However, suddenly closing the throttle plate has the effect of causing a severe stumble that some drivers describe as “…driving into a brick wall.” This effect typically occurs when the throttle is opened suddenly, and it can occur at any throttle position between about 25%, and 75% open, but only when the rate at which the throttle is opened exceeds a predefined value. Gradually opening the throttle, or cruising at large throttle openings will typically not activate the load limiting feature.
Code P1999 is set when the load limiting circuits remain active, producing symptoms that can vary from poor acceleration, stalling upon acceleration; rough running/idling, decreased fuel economy, and others that may be specific to the affected vehicle.
Fixing code P1999:
Reprogramming MB PCM’s to repair or remove load limiting circuits is a highly technical fair that requires specialized equipment, and expert knowledge of MB diagnostics and programming. Therefore, this procedure should NOT be attempted by non-professional mechanics.
NOTE: On some MB applications that use MAF (Mass Airflow) sensors, instead of the more common MAP (Manifold Absolute Pressure) sensors, such as some M-class vehicles, a faulty or non-OEM MAF sensor can trigger code P1999. In these cases, the code can often be resolved simply by cleaning or replacing the MAF sensor.
Volvo S-series models and P1999
P1999 definition: “Cylinder deactivation malfunction”.
Note that in some definitions the wording may be slightly different, but in Volvo S-series applications, including the S40, S60, S70, S80, S90, and SCC, models, this code refers to cylinder deactivation issues.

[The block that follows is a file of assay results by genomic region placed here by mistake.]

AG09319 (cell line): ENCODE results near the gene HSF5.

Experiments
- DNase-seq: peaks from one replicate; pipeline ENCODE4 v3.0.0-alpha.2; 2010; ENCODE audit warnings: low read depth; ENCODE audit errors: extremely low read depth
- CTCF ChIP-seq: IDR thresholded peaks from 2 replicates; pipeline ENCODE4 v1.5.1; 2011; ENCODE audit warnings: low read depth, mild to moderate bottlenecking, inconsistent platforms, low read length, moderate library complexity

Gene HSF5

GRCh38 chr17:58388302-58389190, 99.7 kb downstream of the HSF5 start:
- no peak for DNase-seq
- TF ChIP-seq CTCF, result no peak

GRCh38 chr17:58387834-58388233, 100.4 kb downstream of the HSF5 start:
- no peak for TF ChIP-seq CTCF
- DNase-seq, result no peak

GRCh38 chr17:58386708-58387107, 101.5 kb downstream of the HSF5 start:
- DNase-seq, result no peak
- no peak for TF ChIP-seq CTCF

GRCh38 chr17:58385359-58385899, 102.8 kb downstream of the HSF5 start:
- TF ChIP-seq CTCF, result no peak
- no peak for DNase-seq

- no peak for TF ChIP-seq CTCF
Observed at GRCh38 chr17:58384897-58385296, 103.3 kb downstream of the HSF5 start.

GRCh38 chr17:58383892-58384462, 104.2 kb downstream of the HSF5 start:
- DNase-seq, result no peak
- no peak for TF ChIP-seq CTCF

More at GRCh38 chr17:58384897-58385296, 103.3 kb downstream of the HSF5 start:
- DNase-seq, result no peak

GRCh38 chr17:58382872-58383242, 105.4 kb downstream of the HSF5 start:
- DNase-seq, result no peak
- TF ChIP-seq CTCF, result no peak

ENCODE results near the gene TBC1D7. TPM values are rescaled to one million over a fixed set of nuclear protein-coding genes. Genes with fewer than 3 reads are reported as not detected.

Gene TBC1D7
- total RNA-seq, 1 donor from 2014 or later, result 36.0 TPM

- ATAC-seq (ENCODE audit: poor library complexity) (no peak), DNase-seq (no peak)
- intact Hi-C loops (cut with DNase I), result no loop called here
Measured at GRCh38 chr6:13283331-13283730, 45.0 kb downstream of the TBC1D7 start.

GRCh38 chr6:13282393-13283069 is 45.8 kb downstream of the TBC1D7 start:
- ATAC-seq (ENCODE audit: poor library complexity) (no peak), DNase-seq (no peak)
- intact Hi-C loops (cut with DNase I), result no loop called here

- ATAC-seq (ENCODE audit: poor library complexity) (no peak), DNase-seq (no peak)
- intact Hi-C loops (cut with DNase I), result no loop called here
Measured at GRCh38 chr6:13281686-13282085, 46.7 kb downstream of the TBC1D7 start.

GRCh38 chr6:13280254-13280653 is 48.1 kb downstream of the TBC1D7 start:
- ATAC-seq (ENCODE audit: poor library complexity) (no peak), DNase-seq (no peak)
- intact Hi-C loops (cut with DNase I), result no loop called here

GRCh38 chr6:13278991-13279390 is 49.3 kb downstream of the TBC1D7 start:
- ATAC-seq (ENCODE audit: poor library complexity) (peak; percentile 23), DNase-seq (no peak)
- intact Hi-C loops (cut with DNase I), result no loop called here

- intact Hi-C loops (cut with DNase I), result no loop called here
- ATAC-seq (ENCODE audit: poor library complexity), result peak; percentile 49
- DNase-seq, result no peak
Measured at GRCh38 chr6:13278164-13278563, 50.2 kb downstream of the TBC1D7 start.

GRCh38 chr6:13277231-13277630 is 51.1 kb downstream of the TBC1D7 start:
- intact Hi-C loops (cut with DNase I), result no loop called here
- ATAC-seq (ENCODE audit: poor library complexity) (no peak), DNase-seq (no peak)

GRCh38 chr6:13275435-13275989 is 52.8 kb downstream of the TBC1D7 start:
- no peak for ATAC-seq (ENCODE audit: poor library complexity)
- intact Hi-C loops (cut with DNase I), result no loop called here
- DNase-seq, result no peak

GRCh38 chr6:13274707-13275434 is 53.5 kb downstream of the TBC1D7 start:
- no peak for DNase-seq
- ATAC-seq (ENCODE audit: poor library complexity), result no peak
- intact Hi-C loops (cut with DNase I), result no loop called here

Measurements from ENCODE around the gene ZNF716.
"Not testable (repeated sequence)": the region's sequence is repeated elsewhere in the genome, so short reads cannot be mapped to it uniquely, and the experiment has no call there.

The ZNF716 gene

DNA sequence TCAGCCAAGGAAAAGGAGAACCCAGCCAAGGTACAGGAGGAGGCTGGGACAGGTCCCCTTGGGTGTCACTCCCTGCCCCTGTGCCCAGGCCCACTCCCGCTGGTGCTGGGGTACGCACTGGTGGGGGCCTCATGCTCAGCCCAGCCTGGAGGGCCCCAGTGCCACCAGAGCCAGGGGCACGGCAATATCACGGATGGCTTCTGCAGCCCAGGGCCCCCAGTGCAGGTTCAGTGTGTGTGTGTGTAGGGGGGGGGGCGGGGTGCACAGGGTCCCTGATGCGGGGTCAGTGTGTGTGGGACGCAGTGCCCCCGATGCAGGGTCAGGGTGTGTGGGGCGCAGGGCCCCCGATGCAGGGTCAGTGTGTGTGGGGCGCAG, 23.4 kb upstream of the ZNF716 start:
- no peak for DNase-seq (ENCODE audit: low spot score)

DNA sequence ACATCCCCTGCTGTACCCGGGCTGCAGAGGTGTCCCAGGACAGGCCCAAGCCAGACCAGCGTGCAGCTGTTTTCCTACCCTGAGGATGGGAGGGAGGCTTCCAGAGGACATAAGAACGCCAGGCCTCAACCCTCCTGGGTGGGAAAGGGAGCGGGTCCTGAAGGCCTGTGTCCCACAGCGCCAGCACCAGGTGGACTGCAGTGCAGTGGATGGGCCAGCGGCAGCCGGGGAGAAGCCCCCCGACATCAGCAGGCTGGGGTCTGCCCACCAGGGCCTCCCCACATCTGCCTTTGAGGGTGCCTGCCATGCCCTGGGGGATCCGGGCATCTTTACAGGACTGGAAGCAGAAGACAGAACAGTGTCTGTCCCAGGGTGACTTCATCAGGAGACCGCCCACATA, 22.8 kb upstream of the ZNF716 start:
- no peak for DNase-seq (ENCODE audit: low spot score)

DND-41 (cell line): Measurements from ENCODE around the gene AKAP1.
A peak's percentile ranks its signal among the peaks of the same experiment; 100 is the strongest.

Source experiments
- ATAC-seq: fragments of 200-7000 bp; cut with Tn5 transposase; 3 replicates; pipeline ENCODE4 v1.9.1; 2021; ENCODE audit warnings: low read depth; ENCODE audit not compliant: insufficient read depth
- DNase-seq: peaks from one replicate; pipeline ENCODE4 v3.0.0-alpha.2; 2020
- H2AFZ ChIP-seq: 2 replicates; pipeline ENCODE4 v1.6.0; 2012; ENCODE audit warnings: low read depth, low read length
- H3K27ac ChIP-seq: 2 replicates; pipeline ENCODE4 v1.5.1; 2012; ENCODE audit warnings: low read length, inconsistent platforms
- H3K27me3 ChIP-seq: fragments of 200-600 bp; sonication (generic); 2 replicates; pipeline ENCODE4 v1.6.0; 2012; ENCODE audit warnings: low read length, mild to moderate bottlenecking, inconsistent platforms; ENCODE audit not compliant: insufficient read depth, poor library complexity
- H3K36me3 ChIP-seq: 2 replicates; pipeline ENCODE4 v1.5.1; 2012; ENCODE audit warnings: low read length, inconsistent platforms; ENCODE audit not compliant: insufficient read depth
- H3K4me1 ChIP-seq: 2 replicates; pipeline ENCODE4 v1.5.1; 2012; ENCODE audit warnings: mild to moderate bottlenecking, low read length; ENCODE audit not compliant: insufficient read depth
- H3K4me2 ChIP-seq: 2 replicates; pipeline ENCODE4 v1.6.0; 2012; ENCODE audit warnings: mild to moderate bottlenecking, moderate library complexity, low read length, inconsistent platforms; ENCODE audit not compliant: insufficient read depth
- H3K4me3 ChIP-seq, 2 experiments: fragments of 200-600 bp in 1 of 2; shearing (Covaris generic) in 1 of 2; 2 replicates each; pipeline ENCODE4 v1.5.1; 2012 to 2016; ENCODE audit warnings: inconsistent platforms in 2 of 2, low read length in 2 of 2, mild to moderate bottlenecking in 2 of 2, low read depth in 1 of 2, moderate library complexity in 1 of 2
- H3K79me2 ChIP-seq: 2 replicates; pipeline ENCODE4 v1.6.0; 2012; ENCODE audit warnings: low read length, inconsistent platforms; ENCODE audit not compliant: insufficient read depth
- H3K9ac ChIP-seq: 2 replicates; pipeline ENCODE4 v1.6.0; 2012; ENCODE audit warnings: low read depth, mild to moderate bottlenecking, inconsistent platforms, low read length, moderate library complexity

Code P1999 explained:
Cylinder deactivation refers specifically to the practice of deactivating some cylinders on an engine to reduce emissions. In Volvo applications, the deactivation is accomplished by interrupting the flow of pressurized oil to hydraulic valve lifters, thereby preventing the valves on some cylinders from opening and closing, which has the result of inactivating selected cylinders.
Fixing code P1999:
Although diagnostic and repair procedures are for the most part model specific, the causes if this code on Volvo applications can almost always be traced to poor maintenance, and/or the use of inappropriate engine lubricating oil that affects the operation of control solenoids and valves.
Volvo XC-series models and P1999
P1999 definition: Although there is no defined description for this code on XC-series models, the presence of this code indicates engine management issues.
Fixing code P1999: